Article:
Thomas Robins, an unemployed man, sued Spokeo, a “people search engine” that collects and publishes information about individuals, for willful violations of the Fair Credit Reporting Act (FCRA), because it published false information—specifically, that Robins was married, had a graduate degree, and was wealthy. The statute prohibits publication of false information, but the trial court held that publication of these particular “facts” did not cause Robins any real injury that gave him Article III standing. Article III of the Constitution allows federal courts to hear cases and controversies and is understood to require plaintiffs to show they suffered an actual injury; otherwise, the federal courts would be in the unconstitutional position of offering advisory opinions. The Ninth Circuit Court of Appeals in this case held that any statutory violation sufficed to confer standing, and reversed the trial court.
Today, in Spokeo, Inc. v. Robins, the Supreme Court held that the Ninth Circuit analysis was incomplete and sent it back to the court to try again. Justice Alito, writing for the majority, explained that the injury-in-fact component of Article III standing requires a plaintiff to allege an injury that is both “concrete and particularized.” The Ninth Circuit focused only on particularity and failed to determine whether Robins’ alleged injuries were “concrete.” The Supreme Court offered the Ninth Circuit some tips for determining whether an injury is concrete: A “concrete” injury “must actually exist,” it cannot be abstract. An intangible harm may still be “concrete” if it “has a close relationship to a harm that has traditionally been regarded as providing a basis for a lawsuit in English or American courts.” For example, long-standing tort doctrine permits recovery in tort for libel or slander per se even if the plaintiff cannot precisely measure or prove the harm. Justice Thomas expanded on this point in his concurring opinion, noting that “[c]ommon-law courts more readily entertained suits from private plaintiffs who alleged a violation of their own rights, in contrast to private plaintiffs who asserted claims vindicating public rights.”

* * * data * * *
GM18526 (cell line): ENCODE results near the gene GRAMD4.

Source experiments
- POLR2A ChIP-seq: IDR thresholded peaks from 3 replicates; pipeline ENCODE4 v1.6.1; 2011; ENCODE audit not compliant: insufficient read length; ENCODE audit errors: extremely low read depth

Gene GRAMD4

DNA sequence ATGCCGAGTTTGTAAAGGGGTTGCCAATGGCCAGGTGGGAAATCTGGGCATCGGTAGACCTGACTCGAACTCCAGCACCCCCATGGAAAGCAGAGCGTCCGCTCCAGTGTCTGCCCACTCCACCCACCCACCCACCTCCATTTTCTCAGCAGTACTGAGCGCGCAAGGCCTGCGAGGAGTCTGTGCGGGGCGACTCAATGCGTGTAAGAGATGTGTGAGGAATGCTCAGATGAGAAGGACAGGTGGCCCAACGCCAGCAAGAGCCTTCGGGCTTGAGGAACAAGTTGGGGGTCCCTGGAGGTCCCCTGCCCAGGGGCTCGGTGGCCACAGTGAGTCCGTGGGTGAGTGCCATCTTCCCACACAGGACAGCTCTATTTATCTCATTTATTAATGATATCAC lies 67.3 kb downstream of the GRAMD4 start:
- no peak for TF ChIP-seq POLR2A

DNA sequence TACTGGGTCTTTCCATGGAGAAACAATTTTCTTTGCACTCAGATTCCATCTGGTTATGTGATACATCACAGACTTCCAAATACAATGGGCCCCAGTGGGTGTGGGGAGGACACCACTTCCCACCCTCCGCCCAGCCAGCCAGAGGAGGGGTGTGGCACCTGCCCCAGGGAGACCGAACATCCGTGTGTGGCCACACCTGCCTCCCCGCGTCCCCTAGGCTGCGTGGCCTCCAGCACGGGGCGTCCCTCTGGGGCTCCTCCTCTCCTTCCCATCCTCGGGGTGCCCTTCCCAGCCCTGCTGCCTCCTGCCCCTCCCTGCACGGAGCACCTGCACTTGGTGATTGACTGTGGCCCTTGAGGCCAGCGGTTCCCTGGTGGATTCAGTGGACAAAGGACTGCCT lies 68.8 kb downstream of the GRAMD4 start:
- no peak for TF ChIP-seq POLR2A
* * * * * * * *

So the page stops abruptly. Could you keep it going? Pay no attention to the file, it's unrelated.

The Court explained that “Congress is well positioned to identify intangible harms that meet minimum Article III requirements” but this “does not mean that a plaintiff automatically satisfies the injury-in-fact requirement whenever a statute grants a person a statutory right and purports to authorize that person to sue to vindicate that right.” Thus, publication of an incorrect zip code would violate the FCRA but the Court does not envision that this statutory violation could work any concrete harm. The Court held that, in this case, Robins’ allegation of a “bare procedural violation, divorced from any concrete harm” could not satisfy the injury-in-fact requirement. It did not take a position on whether, given the opportunity, Robins would be able to meet the “concreteness” element on remand.
Unfortunately, for the second time, the Court left unanswered the larger question—the subject of PLF’s amicus brief—of whether Congress can create Article III standing simply by announcing in the text of a statute that anyone can sue to enforce the statute. The question was presented in First American Corp. v. Edwards, also from the Ninth Circuit, and dismissed without an opinion on the last day of the 2011 Term. The cert petition in this case expressly sought the decision that was denied by the Edwards dismissal. Alas, it was not to be. However, the Ninth Circuit’s practice of doubling down on its own decisions should create continued conflicts among the Circuits and new vehicles for the issue eventually to make its way back to the Supreme Court.